Cooktown Road Trip 2012

Well, in the words of Neil Young's Tired Eyes, it wasn't supposed to go down that way, and the eyes had a bit, but not a whole lot to do with it.

Hughesy Finch Bay 2.jpg

We'd got back from the Canberra road trip almost exactly a year ago with a pencilled in touring itinerary that ran:

Randy Newman concert in Brisbane in July;

Three weeks in Japan in coloured leaves time (October/November);

An excursion to Angkor Wat and Laos in February;

And possible side trips to New Caledonia and Cooktown before the end of the 2011-2012 financial year.

We managed the Randy Newman, but as a three-day fly down Thursday, fly back Saturday jaunt it wasn't a trip within the definition in the relevant legislation. 

The wheels fell off shortly thereafter when The Supervisor was on the verge of booking the tickets to Japan. Advice from The Mother and The Sister that frequent aftershocks following the earthquake that took out Fukushima made it in advisable to subject hairy gaijin to the tremulous terroir, and while I wanted to get over there and spend a fortnight riding around on assorted shinkansen, I wasn't keen on the prospect of seismic activity. 

A Skype call to The Teacher, who we'd stayed with in 2008 and lived in the hinterland of the tsunami area came just after a minor quake that had induced mass panic on the east coast of the USA.

It sounds like it was a five (at least that's the figure I recall, reality may vary from recollection), Meg reportedly remarked. We get those every day

Japan, in case the alert reader is wondering, has developed a different scale to measure earthquake intensity, one that reflects the apparent effect on humans rather than measuring the actual intensity of the seismic activity. Or something.

What it meant was that, despite a fairly low Richter reading, the quake in question was pretty scary (hence the mass panic), and on the basis of Meg's remark Hughesy was quite happy not to be heading in that direction.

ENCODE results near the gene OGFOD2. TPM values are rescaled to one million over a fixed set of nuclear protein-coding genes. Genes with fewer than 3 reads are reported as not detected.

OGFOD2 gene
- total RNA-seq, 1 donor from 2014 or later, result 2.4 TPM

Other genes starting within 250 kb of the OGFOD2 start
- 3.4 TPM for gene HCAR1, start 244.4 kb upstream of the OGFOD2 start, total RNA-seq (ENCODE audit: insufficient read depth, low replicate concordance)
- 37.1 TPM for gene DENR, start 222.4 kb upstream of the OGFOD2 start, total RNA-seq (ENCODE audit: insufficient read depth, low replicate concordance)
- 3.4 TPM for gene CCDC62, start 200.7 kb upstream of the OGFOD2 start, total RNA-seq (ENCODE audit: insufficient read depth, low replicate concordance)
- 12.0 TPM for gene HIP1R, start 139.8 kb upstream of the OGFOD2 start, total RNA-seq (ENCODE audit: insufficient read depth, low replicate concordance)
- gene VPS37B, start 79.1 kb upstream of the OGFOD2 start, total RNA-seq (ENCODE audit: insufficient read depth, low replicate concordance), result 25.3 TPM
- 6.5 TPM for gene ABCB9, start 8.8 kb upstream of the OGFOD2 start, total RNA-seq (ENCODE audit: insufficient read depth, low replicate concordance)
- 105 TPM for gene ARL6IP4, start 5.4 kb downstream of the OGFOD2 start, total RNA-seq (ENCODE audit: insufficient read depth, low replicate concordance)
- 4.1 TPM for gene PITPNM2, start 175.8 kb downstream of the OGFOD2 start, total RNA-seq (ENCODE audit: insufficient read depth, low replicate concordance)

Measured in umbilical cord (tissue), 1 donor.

Madam, on the other hand, being relatively tremor-experienced, was OK to go, and subsequently spent a fortnight over there, reporting no significant seismic seizures. She wad a nice spell catching up with old acquaintances and eating out. I had plans to do a bit of lunching out while she was away, but ended up herding cats through the daytime while major roadworks were carried out on Brisbane Street.

Plans that revolved around lunch at Food Freaks on Monday, Coyotes on Wednesday and somewhere else on Friday got pushed aside while I set about ensuring that small furry felines didn't intersect with heavy earthmoving machinery.

About two days after the wanderer returned from the Land of the Rising Sun we were off to see the ophthalmologist, who advised I needed cataract surgery and pencilled in an operation around the end of February. Fine, I thought, that'll coincide with the return from Cambodia.

The roadworks in Brisbane Street and the responsibilities associated with cat herding put the kibosh on that one. Having watched the snail-like progress of the roadworks on the upper end of Kennedy Street I should have known they wouldn't be finished before the wet set in, and we'd been making sure the furry felines were indoors during the day, which they wouldn't be if we weren't there.

So, as the astute reader may have guessed, Angkor Wat and the old royal capital of Laos remain on the get around to these in the future list.


© Ian Hughes 2012